Zaha Hadid’s Evelyn Grace Academy is a bold statement of ambition at the heart of south London’s most crime-afflicted residential neighbourhood. Veronica Simpson finds form, function and aspirations working in harmony
For a community that may have lost faith in the ability of schools to transform their kids’ futures, a school that looks nothing like any other school – and which transforms the landscape – packs undoubted symbolic punch.
All streamlined curves and sharp angles, Evelyn Grace Academy sits boldly at the centre of its narrow site, very much like some sculptural sports trophy, with a five-lane, pillar-box red running track streaking from the main entrance past reception and beyond to the far fence. One wonders how many pupils or visitors can resist breaking into a jog as they approach...
Surrounded by a mixture of Brixton’s sink estates, boxy post-war terraces, faded Victorian townhouses, and a rubbish depot, the impact is visceral. It speaks of ambition and determination – and looks every penny of its £36m budget. Those kind of angles and curves don’t come cheap. As Rowan Moore, writing of it in The Observer said, it’s ‘a one-off from an age that has already passed’.
But far from being some empty statement of educational or architectural ambition, its form follows a complex functional blueprint laid down by the head teacher and the school’s sponsors ARK (founded by hedge-fund billionaire Arpad ‘Arki’ Busson, with its sole aim of raising educational prospects for inner city children). With extremely high standards expected of pupils both academically and behaviourally, the school is designed as four interlocking small schools – two middle schools for 11to 14-year-olds and two upper schools for 14 to 19-year olds, with their own separate entrances, classrooms and recreational spaces. When full, each small school will have no more than 270 pupils, and they are expected to stay at school from 8.30am to 5pm.
School principal Peter Walker explains: ‘We are developing this approach to ensure that personal relationships between students and staff develop quickly and that a culture of excellent behaviour can be maintained.’
Each individual school has its own head teacher, working under the direction of Walker and responsible for ensuring that ‘individual students make consistent progress across all subjects’ as well as developing strong relationships parents.
To achieve this design objective while breaking down the massing, the building has been designed like an intersecting jigsaw. The schools are organised horizontally to minimize vertical circulation, with the middle schools spread over levels 1 and 2, the upper schools on level 3. The ‘Z’ ends announce, to those both inside and outside the building, the demarcation between one small school and another. Sports, science and music facilities are shared and arranged on the ground floor to also maximise their potential out-of-hours use by the wider community.
Classrooms maximise daylight, are bright and well-ventilated. Views into and out of school spaces are plentiful, reinforcing a feel of clarity and transparency. The school has a sports specialism, and by arranging all the pitches, courts, gyms and studios around the building, visible from every window – and from the neighbouring streets – its sporting focus is drummed home very clearly.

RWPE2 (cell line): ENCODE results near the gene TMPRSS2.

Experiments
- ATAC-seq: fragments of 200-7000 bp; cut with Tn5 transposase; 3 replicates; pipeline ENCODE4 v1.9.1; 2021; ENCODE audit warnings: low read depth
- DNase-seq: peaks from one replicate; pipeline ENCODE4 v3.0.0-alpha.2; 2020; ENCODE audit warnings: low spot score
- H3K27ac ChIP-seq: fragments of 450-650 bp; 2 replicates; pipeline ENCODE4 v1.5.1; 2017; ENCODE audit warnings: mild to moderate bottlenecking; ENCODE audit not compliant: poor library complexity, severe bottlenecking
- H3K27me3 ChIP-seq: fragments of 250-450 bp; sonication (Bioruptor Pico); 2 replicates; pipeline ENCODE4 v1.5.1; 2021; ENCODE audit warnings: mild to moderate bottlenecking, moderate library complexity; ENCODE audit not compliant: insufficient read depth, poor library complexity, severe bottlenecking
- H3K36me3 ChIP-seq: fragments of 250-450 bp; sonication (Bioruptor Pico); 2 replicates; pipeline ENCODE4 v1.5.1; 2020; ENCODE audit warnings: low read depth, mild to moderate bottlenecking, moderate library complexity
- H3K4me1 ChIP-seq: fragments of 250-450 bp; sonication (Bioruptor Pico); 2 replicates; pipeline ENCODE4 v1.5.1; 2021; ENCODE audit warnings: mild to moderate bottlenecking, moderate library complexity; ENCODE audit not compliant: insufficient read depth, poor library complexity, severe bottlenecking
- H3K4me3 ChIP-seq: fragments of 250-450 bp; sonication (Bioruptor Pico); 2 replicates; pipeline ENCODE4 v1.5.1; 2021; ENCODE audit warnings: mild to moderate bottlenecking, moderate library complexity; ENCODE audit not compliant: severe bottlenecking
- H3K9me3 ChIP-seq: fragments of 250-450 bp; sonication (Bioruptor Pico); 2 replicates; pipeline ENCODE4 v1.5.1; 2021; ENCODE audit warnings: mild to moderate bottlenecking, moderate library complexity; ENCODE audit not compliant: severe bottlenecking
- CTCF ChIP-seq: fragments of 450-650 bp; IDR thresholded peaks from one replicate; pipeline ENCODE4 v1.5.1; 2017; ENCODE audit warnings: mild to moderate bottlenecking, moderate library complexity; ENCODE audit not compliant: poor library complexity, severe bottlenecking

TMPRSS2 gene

Contractor Mace declares that the school ‘is up there with the three or four highest-quality finishes we’ve ever done. With a building at predominantly 70 degrees, it’s very important to get the finishing and detailing right.’
Interior spaces are neutral – grey paint, sealed concrete, a corridor of sparkly deep-green metallic paint in the middle school – and very grown up. Feature colour rarely appears, apart from the ‘Evelyn’ schools’ (middle and upper) yellow lockers or the ‘Grace’ schools’ green. It feels like a very grown-up building – aided by the quality of the public area furniture. Project architect Matthew Hardcastle admits that ‘we spent far more time on this than we should have’.
Classroom chairs are basic, serviceable and plastic to allow a higher spend on public-area furniture. But why the angles? Hardcastle says: ‘Zaha’s architecture is very challenging – it challenges you to think differently. Visually, externally, it is a different relationship. Yes, angled corners add a bit more to the cost, but it’s a question of value for money.
‘There’s the added drama to internal and external spaces. When you experience these angled spaces from the inside, they are very rich.’ And there was the problem of creating a building that made sense in such a mixed urban environment. ‘With inclined edges, the building has a very different relationship with the street,’ says Hardcastle.
So what difference will this building make to its pupils? Walker says: ‘There are some subliminal things a building like this says about how you value people.’ Lucy Heller, managing director of ARK Schools agrees: ‘I’ve changed my mind over the past six years of being involved in schools. We’ve always said good buildings are great, but you can run a school in almost any building. Having seen the impact on children who have been in unsatisfactory or grotty accommodation... you see what it says about how we value education to them and to the community.
‘Also, we are doing something radically different with our small schools; you couldn’t physically do this without a building to support that.’
Walker adds: ‘This Building embodies our expectations. It’s a dramatic statement in this landscape.’ However, he says: ‘You can have the most amazing building in the world, but if the education we were providing was not special then our students wouldn’t get what they deserve.’
One only hopes his ambitions are met – and that in 10 years time the school stands as a proud symbol of what is possible, both for inner city education and educational architecture.
This article was first published in fx Magazine.